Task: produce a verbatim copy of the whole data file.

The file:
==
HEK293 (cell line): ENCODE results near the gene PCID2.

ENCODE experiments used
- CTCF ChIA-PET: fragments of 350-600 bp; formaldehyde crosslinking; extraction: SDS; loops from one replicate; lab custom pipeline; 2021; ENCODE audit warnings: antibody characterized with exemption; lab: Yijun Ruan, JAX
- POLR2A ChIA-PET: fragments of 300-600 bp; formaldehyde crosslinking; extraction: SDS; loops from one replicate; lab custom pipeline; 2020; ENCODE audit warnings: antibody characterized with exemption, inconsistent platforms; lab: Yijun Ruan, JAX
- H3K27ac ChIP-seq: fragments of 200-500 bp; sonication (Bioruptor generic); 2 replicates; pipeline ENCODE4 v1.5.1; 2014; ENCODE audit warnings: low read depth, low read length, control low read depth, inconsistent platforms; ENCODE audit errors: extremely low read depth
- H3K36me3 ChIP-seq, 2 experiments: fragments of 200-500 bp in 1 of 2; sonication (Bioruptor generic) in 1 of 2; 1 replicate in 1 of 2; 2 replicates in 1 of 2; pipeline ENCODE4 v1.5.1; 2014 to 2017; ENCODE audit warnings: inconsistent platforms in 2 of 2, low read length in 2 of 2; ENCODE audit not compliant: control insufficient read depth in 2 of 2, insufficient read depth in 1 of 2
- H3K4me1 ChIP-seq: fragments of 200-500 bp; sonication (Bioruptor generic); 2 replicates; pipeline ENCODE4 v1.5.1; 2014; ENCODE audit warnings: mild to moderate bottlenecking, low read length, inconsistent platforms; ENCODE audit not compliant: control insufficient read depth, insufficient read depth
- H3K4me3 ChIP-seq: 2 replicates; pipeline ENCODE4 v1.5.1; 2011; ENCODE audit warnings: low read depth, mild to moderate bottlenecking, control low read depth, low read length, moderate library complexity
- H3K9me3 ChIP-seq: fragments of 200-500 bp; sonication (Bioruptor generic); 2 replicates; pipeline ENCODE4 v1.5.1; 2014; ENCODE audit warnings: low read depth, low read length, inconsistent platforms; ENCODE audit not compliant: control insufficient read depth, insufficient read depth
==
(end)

HEK293 (cell line): ENCODE results near the gene PCID2.

ENCODE experiments used
- CTCF ChIA-PET: fragments of 350-600 bp; formaldehyde crosslinking; extraction: SDS; loops from one replicate; lab custom pipeline; 2021; ENCODE audit warnings: antibody characterized with exemption; lab: Yijun Ruan, JAX
- POLR2A ChIA-PET: fragments of 300-600 bp; formaldehyde crosslinking; extraction: SDS; loops from one replicate; lab custom pipeline; 2020; ENCODE audit warnings: antibody characterized with exemption, inconsistent platforms; lab: Yijun Ruan, JAX
- H3K27ac ChIP-seq: fragments of 200-500 bp; sonication (Bioruptor generic); 2 replicates; pipeline ENCODE4 v1.5.1; 2014; ENCODE audit warnings: low read depth, low read length, control low read depth, inconsistent platforms; ENCODE audit errors: extremely low read depth
- H3K36me3 ChIP-seq, 2 experiments: fragments of 200-500 bp in 1 of 2; sonication (Bioruptor generic) in 1 of 2; 1 replicate in 1 of 2; 2 replicates in 1 of 2; pipeline ENCODE4 v1.5.1; 2014 to 2017; ENCODE audit warnings: inconsistent platforms in 2 of 2, low read length in 2 of 2; ENCODE audit not compliant: control insufficient read depth in 2 of 2, insufficient read depth in 1 of 2
- H3K4me1 ChIP-seq: fragments of 200-500 bp; sonication (Bioruptor generic); 2 replicates; pipeline ENCODE4 v1.5.1; 2014; ENCODE audit warnings: mild to moderate bottlenecking, low read length, inconsistent platforms; ENCODE audit not compliant: control insufficient read depth, insufficient read depth
- H3K4me3 ChIP-seq: 2 replicates; pipeline ENCODE4 v1.5.1; 2011; ENCODE audit warnings: low read depth, mild to moderate bottlenecking, control low read depth, low read length, moderate library complexity
- H3K9me3 ChIP-seq: fragments of 200-500 bp; sonication (Bioruptor generic); 2 replicates; pipeline ENCODE4 v1.5.1; 2014; ENCODE audit warnings: low read depth, low read length, inconsistent platforms; ENCODE audit not compliant: control insufficient read depth, insufficient read depth